Early maturing varieties of crops can be planted to avoid stink bugs since they typically are a late season pest. This cultural control practice is recommended for all stink bugs including the redbanded stink bug (Akin et al. 2011). Furthermore, it is suggested that Piezodorus guildinii can be managed using insect resistant varieties in soybean (Silva et al. 2013).
Chemical control does not appear to be as effective for Piezodorus guildinii as for other common stink bugs. Insecticides with mixtures of active ingredients and rotation of insecticides is essential to avoid insecticidal resistance (Akin et al. 2011).
Akin S, Phillips J, Johnson DT. 2011. Biology, identification and management of the redbanded stink bug. University of Arkansas Agricultural and Natural Resources Extension Document FSA7078. (14 February 2022)
Borges M, Schmidt FGV, Sujii ER, Medeiros ME, Mori K, Zarbin PHG, Ferreira JTB. 1998. Field responses of stink bugs to the natural and synthetic pheromone of the Neotropical brown stink bug, Euschistus heros (Heteroptera: Pentatomidae). Physiological Entomology 23: 202–207.
Depieri R, Panizzi AR. 2011. Duration of feeding and superficial and in-depth damage to soybean seed by selected species of stink bugs (Heteroptera: Pentatomidae). Neotropical Entomology 40: 197–203.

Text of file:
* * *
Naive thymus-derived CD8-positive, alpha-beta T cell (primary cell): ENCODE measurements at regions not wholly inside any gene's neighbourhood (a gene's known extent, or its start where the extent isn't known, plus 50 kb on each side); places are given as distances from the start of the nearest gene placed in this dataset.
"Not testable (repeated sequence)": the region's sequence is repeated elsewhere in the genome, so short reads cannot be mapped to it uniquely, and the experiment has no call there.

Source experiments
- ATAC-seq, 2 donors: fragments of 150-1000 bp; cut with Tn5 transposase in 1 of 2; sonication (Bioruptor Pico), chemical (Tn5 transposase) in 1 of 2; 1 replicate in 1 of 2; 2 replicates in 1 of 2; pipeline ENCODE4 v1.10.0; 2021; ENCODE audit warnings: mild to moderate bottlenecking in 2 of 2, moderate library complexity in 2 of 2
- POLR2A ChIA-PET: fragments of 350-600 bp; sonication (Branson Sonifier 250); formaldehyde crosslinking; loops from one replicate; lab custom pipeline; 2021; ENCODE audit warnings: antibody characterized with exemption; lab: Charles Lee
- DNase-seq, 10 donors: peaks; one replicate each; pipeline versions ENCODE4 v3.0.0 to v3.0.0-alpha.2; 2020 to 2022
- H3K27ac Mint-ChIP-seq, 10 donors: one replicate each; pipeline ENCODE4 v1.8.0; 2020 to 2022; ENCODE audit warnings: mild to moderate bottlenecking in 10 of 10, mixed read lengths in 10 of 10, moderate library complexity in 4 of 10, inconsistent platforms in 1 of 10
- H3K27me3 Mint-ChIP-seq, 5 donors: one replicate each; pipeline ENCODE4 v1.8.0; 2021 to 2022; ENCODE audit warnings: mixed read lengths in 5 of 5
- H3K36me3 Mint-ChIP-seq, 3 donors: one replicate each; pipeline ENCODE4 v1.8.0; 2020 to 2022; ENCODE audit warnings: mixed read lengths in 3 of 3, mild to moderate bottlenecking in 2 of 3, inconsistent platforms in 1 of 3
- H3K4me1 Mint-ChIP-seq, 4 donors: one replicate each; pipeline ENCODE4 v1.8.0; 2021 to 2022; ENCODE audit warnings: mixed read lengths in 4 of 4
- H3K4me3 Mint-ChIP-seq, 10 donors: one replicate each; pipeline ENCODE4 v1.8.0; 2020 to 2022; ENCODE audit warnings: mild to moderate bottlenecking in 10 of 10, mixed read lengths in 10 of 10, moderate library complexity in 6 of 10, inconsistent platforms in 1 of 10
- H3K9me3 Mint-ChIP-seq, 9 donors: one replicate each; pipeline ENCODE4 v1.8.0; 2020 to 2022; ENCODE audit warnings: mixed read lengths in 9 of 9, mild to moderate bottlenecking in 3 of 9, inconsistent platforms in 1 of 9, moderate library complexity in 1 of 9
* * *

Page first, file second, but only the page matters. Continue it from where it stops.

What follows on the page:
Gomez VEF, Gaona P, Arias OR, De Lopez MB, Ocampos O. 2013. Aspectos biológicos de Piezodorus guildinii (Westwood) (Hemiptera: Pentatomidae) criados con diferentes dietas en condiciones de laboratorio. Revista de la Sociedad Entomológica Argentina 72: 27–34.
Husseneder C, Park JS, Howells A, Tikhe CV, Davis JA. 2016. Bacteria associated with Piezodorus guildinii (Hemiptera: Pentatomidae), with special reference to those transmitted by feeding. Environmental Entomology 46: nvw112.
Panizzi AR. 2005. Small Green Stink Bug, Piezodorus guildinii (Westwood) (Hemiptera: Heteroptera: Pentatomidae), p. 2030. Encyclopedia of Entomology.
Panizzi AR, Slansky Jr F. 1985. New host plant records for the stink bug Piezodorus guildinii in Florida (Hemiptera: Pentatomidae). Florida Entomologist 68: 215–216.
Panizzi AR, Smith JG. 1977. Biology of Piezodorus guildinii: Oviposition, development time, adult sex ratio, and longevity. Annual Entomology Society of America 70: 35–39.
Silva JPGF, Baldin ELL, Souza ES, Canassa VF, Lourenção AL. 2013. Characterization of antibiosis to the redbanded stink bug Piezodorus guildinii (Hemiptera: Pentatomidae) in soybean entries. Journal of Pest Science 86: 649–657.
Smaniotto LF, Panizzi AR. 2015. Interactions of selected species of stink bugs (Hemiptera: Heteroptera: Pentatomidae) from leguminous crops with plants in the Neotropics. Florida Entomologist 98: 7–17.
Temple AJH, Davis JA, Micinski S, Hardke JT, Price P. 2013. Species composition and seasonal abundance of stink bugs (Hemiptera: Pentatomidae) in Louisiana soybean. Community and Ecosystem Ecology 42: 648–657.
Zerbino MS, Altier NA, Panizzi AR. 2013. Effect of photoperiod and temperature on nymphal development and adult reproduction of Piezodorus guildinii (Heteroptera: Pentatomidae). Florida Entomologist 96: 572–582.
Zerbino MS, Altier NA, Panizzi AR. 2014. Seasonal occurrence of Piezodorus guildinii on different plants including morphological and physiological changes. Journal of Pest Science 88: 495–505.